File APIs for Java Developers
Manipulate DOC, XLS, PPT, PDF and many others from your application.
http://aspose.com/file-tools
The moose likes JDBC and the fly likes ResultSet.close() Big Moose Saloon
  Search | Java FAQ | Recent Topics | Flagged Topics | Hot Topics | Zero Replies
Register / Login
JavaRanch » Java Forums » Databases » JDBC
Bookmark "ResultSet.close()" Watch "ResultSet.close()" New topic
Author

ResultSet.close()

ben oliver
Ranch Hand

Joined: Mar 28, 2006
Posts: 375
Result rs = ....;
...
..
rs.close();


For "rs.close()",

1. if we know rs is not null, is it possible that "rs" still can not be closed due to some SQLException ?

2. if ResultSet can not be closed for some reason, can we still close a Statement ?
Maximilian Xavier Stocker
Ranch Hand

Joined: Sep 20, 2005
Posts: 381
1. if we know rs is not null, is it possible that "rs" still can not be closed due to some SQLException ?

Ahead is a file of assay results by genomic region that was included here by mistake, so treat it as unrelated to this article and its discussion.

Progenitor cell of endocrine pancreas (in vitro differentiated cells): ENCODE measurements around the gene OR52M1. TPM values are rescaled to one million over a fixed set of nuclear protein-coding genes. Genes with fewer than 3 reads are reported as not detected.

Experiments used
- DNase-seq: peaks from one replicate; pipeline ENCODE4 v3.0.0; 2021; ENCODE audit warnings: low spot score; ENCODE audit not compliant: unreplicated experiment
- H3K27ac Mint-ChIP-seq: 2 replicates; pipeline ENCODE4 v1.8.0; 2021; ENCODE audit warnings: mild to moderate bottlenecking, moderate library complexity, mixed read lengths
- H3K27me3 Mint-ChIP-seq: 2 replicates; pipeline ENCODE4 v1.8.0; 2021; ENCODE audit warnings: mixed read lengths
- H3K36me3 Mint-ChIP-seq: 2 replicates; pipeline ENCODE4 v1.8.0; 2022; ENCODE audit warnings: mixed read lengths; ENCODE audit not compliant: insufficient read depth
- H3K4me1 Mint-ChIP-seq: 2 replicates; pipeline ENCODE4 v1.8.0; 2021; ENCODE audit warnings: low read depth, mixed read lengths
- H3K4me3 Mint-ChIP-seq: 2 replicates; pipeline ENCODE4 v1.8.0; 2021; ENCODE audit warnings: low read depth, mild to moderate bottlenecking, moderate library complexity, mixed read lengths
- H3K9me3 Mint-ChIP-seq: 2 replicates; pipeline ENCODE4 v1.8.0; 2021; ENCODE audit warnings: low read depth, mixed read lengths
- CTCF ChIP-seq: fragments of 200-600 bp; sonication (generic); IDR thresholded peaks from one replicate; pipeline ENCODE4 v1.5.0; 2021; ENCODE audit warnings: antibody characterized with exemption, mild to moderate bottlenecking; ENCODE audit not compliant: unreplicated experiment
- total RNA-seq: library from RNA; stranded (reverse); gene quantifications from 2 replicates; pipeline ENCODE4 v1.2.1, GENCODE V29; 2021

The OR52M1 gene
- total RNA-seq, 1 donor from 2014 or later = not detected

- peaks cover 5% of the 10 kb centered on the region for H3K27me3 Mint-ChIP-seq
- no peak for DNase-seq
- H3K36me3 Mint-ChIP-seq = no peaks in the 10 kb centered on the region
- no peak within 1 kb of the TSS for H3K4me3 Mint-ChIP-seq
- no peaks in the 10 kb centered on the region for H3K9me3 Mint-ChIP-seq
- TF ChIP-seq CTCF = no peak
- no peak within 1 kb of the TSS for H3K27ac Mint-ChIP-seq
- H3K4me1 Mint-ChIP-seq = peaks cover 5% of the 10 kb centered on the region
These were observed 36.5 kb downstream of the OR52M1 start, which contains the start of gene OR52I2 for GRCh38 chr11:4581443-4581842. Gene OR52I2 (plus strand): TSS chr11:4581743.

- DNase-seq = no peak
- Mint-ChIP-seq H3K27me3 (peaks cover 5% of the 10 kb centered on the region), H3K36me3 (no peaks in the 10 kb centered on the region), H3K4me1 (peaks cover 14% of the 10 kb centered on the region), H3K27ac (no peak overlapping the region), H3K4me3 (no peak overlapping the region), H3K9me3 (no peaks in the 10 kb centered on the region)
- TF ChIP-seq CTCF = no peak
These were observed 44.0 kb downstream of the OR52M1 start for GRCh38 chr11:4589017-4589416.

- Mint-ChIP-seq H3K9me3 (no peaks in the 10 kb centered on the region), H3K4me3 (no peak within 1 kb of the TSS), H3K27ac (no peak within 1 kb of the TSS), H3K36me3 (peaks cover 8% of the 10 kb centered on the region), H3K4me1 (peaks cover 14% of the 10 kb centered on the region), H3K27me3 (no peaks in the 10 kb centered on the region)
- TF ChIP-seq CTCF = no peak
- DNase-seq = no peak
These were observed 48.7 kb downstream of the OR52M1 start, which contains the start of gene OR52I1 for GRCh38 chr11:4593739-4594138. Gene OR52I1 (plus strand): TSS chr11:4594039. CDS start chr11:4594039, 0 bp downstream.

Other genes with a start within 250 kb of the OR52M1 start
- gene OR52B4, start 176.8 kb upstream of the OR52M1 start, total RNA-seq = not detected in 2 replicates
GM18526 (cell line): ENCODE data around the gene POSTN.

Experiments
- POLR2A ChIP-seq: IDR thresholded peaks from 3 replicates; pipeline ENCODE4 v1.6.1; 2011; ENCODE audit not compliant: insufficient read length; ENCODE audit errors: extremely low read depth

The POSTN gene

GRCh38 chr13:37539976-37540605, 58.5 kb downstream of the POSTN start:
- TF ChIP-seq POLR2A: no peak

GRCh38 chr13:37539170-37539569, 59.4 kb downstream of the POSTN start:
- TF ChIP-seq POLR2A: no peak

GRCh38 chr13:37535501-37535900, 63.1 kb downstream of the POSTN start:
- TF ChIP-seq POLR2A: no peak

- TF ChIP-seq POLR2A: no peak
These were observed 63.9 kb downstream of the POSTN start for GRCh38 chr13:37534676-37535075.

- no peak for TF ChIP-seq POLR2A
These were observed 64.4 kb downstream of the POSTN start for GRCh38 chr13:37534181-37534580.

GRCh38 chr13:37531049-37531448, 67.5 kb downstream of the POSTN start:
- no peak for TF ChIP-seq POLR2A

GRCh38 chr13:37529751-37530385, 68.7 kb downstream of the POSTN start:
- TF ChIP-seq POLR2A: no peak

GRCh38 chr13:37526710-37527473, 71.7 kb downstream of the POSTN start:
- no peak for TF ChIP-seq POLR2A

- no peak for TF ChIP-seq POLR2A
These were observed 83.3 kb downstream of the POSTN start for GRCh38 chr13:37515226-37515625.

Yes.

if ResultSet can not be closed for some reason, can we still close a Statement ?

Assuming you mean a SQLException... yes you should still attempt to close the statement (and underlying connection). The exception could be a connection loss but it could mean many other things as well that do not relate to your closing the Statement.
stu derby
Ranch Hand

Joined: Dec 15, 2005
Posts: 333
Originally posted by ben oliver:
Result rs = ....;
...
..
rs.close();


For "rs.close()",

1. if we know rs is not null, is it possible that "rs" still can not be closed due to some SQLException ?

2. if ResultSet can not be closed for some reason, can we still close a Statement ?


1. yes, certainly. Easy example: the database has crashed...
2. sometimes yes, sometimes no. With good networks and a good database and a Java program running on a machine that's not overloaded, it will be incredibly incredibly rare to have a rs.close() error and have its related Statement.close() succeed, so much so that many good programmers will do them all in one try/catch. However, it a situation with intermittent network or OS problems it becomes more likely, and many good programmers will therefore put each of them in their own try/catch blocks.
 
With a little knowledge, a cast iron skillet is non-stick and lasts a lifetime.
 
subject: ResultSet.close()